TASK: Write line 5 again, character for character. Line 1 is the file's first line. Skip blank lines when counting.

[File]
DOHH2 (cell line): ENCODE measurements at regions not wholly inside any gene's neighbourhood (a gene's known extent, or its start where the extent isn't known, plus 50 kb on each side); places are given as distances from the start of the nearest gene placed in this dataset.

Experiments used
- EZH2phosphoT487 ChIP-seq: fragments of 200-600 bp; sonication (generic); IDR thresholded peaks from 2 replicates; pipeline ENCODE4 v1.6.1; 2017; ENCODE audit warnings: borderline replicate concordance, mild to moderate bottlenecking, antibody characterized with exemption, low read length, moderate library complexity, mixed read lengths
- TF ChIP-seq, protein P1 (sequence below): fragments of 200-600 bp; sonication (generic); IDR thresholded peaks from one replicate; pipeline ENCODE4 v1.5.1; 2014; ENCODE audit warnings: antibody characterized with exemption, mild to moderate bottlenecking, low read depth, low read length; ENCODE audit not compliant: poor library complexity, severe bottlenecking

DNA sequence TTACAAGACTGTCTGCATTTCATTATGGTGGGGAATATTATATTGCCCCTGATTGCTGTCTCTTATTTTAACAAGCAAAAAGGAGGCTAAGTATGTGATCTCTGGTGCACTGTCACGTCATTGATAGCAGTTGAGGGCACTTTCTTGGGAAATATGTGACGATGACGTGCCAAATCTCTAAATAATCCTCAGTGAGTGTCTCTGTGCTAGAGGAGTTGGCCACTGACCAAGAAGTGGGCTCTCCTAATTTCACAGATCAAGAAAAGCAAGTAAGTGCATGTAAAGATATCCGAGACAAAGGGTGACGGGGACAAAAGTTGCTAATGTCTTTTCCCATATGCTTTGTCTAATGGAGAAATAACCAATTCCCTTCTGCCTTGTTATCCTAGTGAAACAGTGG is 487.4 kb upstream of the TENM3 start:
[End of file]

DNA sequence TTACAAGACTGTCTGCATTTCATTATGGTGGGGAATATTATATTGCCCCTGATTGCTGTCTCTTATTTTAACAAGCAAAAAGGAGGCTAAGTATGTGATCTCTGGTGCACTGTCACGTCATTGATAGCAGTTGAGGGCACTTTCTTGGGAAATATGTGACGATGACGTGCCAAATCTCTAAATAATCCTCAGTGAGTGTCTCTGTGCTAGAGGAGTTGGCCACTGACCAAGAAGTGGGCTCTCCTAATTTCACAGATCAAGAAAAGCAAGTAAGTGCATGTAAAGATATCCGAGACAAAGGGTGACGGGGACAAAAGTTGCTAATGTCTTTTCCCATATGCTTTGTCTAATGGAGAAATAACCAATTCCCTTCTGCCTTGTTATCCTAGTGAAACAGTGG is 487.4 kb upstream of the TENM3 start: